In my narrow world, we’ve seen evidence of stability. Today, we got some confirmation in two areas where I would’ve least expected it: lodging and Las Vegas. It wasn’t exactly a “business is booming” call to arms, but Starwood Hotels indicated at an investment conference that “the change in the rate of change has stabilized”. You know it’s a bad stock market environment when a positive 2nd derivative becomes an investable delta. The other surprise of the day was the RevPAR data provided by Sheldon Adelson. February occupancy and rate at their Las Vegas properties were 93% and $225, respectively, much higher than the Street was expecting for Q1. Moreover, March is a stronger seasonal month.

We do acknowledge that these are the first positive data points we’ve garnered on either general lodging or Las Vegas. However, we have been making the case for stability in other areas of leisure. We’ve been highlighting the sequentially improving regional gaming markets (see “REGIONALLY SPEAKING, BUSINESS AIN’T THAT BAD” from 2/18/09). PNK posted terrific earnings and the rest of the regional guys were better than bad. In our 2/26/09 note, “CRUISING TOWARDS STABILITY”, we discussed better Jan/Feb bookings.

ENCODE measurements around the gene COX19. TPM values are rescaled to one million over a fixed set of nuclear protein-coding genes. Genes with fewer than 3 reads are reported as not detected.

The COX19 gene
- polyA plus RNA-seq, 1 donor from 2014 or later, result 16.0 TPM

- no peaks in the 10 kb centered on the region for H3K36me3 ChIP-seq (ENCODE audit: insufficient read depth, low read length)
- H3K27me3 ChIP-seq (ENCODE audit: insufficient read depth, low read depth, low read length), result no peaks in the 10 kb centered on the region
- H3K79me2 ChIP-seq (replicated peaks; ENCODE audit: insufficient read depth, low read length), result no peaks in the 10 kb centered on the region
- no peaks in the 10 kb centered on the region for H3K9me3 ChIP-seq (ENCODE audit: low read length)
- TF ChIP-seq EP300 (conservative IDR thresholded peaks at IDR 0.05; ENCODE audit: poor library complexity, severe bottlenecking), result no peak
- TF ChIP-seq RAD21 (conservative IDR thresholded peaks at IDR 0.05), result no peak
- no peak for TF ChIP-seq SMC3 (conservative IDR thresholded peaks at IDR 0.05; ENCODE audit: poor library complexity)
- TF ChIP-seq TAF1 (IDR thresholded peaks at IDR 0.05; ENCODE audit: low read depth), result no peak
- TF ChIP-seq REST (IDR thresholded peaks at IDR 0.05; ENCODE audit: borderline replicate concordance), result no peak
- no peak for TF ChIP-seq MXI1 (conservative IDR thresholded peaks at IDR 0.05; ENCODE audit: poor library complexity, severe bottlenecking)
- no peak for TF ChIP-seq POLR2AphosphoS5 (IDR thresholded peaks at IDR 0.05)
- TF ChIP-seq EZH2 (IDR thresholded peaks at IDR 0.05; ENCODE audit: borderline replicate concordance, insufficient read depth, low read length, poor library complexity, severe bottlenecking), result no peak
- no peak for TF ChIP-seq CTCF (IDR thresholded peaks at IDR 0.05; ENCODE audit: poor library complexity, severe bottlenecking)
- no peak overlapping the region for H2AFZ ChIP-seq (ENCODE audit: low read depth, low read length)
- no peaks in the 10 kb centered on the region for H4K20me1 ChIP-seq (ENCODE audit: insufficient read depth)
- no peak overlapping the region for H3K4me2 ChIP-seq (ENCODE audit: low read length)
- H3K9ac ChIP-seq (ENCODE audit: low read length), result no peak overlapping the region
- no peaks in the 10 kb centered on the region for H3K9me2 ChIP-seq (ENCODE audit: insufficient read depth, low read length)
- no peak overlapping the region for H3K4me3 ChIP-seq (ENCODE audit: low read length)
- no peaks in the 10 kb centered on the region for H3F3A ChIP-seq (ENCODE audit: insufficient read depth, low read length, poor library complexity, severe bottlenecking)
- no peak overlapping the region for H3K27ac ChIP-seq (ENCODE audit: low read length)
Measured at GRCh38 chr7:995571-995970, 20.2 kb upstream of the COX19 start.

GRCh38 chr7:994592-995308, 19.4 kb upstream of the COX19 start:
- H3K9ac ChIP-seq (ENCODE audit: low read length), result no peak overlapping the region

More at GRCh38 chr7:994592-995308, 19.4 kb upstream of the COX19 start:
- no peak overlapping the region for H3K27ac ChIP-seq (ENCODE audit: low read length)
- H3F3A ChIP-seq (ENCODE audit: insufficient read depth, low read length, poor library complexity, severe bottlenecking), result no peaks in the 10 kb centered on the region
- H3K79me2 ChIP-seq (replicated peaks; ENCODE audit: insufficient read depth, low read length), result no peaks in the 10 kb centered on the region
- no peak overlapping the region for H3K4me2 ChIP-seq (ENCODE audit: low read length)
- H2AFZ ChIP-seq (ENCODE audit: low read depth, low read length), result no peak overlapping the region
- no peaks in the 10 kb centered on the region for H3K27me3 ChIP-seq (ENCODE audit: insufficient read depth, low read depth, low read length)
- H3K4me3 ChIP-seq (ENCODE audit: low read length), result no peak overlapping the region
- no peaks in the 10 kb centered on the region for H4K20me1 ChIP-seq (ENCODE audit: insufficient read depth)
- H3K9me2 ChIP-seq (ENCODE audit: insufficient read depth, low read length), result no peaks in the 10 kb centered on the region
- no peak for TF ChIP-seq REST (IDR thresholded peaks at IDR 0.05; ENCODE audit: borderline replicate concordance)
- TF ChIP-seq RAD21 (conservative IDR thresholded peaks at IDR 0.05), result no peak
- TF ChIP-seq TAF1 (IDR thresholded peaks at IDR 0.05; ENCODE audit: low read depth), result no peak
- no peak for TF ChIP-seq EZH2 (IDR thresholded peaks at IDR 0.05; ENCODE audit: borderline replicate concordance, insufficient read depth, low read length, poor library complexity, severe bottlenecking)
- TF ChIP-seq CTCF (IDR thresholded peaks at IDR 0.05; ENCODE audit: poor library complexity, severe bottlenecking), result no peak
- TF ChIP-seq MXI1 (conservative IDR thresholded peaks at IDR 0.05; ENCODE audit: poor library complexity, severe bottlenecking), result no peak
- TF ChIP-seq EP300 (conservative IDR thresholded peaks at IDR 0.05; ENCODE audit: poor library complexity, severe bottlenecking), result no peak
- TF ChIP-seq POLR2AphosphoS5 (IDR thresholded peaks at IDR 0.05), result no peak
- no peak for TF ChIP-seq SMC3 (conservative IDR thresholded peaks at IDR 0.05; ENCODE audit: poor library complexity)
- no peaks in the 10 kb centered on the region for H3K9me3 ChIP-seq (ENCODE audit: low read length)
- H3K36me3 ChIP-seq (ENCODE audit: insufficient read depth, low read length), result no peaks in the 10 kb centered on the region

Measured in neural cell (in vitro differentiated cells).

In any other market, I probably wouldn’t be highlighting “less bad” as an investable theme. However, given the valuations on leisure stocks, rock bottom expectations, high short interest, and Keith’s near-term positive view on the market, any signs of stability are important.
I personally own shares of PNK

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Where's Shorty? The VIX...

This morning, we are seeing more of the same. Volume accelerating on the stock market’s UP move as volatility (VIX) continues to break down (-9% on the day). These 3 factor (volume, price, and volatility) acting this way in unison are, on the margin, bullish.